Plan ahead for shortage of vitamins A and E
Receiving a higher price per calf at sale time is on every cattleman’s Christmas wish, and while higher commodity prices may not be packed in Santa’s sleigh, back home on the ranch, producers can work to improve their bottomline by decreasing input costs.
For Tyler Medenwald, a cow-calf producer from Sisseton, S.D., testing his feedstuffs after harvest is a smart investment that has allowed him to more efficiently feed his herd.
“We started getting really serious about testing five years ago,” said Medenwald, whose family weans calves in October and backgrounds the calf crop until February or March. “We test all of our hay, silage, oats and corn and work with a nutritionist to create a ration for our gestating cows, bred heifers, herd bulls, yearling bulls and calves. What we have quickly discovered is we were overfeeding our cows because what we thought they needed was vastly different from what the feedstuffs were actually providing.”
The tests are pennies on the dollar for the savings they have enjoyed on their feed bill.
“We aren’t wasting feed by overfeeding, and we’ve been able to cut back on the amount we feed tremendously by better understanding what we are offering our cattle within our ration,” Medenwald said. “Combined with a good mineral supplement, our cattle are able to better absorb the nutrients in the feedstuffs, and we are able to stretch out our forage resources a little bit further to save additional money.”
While forage testing may seem like an obvious choice, many producers rely on physical appraisal of gestating cows and calves to maintain body condition and overall health during the winter months. Yet, the upcoming year may be more critical than ever for producers to know and understand what they are feeding to the herd.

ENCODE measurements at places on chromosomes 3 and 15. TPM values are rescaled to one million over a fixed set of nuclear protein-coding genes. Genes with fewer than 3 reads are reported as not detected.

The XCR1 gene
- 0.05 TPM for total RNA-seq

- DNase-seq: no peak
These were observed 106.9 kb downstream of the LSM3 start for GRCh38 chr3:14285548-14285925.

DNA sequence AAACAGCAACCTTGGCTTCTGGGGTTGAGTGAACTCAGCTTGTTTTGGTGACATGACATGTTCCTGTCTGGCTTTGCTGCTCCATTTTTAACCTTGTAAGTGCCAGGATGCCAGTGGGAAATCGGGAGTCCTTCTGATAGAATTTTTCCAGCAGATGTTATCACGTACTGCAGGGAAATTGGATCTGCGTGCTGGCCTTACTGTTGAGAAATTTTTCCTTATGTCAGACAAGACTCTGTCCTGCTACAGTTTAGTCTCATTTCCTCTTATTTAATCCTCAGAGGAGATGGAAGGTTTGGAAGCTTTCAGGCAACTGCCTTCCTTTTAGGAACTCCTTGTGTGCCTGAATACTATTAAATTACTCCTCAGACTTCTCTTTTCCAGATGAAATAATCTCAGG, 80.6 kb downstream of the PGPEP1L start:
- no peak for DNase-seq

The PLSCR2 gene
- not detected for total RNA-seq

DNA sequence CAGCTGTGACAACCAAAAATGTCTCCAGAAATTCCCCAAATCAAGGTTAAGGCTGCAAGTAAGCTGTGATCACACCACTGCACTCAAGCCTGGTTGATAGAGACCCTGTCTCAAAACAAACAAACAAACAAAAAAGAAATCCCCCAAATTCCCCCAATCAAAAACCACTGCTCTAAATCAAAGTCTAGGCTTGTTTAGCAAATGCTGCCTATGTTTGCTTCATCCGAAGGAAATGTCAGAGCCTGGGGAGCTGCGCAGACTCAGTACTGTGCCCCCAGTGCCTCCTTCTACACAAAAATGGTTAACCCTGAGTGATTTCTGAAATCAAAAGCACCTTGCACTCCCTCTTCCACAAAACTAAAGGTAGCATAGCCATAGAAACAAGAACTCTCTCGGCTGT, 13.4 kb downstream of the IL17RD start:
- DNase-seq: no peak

A shortage of Vitamin A and E may significantly spike the cost of certain feeds and minerals in the upcoming months. According to Feedinfo News Service, “Currently, supply to the market is extremely tight with concerns that some premixers may face a physical shortage during the coming weeks.”
This shortage is due to an Oct. 31, 2017 fire at BASF’s citral plant in Germany. BASF is the second-largest Vitamin A producer in the world, serving 26 percent of the global Vitamin A feed grade sector.
Feedinfo News Service reports, “The global Vitamin A feedgrade market was already tight before the fire. Vitamin A output in China was significantly disrupted during the summer as a result of inspections relating to environmental issues and new regulations. In addition, the world’s largest Vitamin A producer DSM announced that they would undergo extended maintenance shutdowns during 2017 and late 2018. They told customers that product availability would be affected as a result.”
With just three independent supply chains on the global market, 40-50 percent of the market has been impacted, and according to Feeding News Service, “based on the above factors the global Vitamin A feedgrade market is expected to remain extremely difficult until at least end of the first half of 2018.”
“Mineral feeds in April (200,000 – 400,000 IU/lb) had a estimated vitamin A cost per bag of $.44-.84 cents per bag in April compared to $4.44 – 8.40 per bag by late-November,” said Kevin Glaubius, director of nutrition for Biozyme Inc. “Right now, no one really knows what will price be later this spring, but we have had some recent quotes that would potentially double those costs again.”
Glaubius said the real unknown right now is if a mill is out of A or E, is it going to be available and if so at what price? Mills have begun to ration usage in a number of ways some by reducing levels and/or restricting purchases.
As of Dec. 1, Biozyme has been proactive by reducing inclusion rates of Vitamin A & E on various products to stretch current inventories.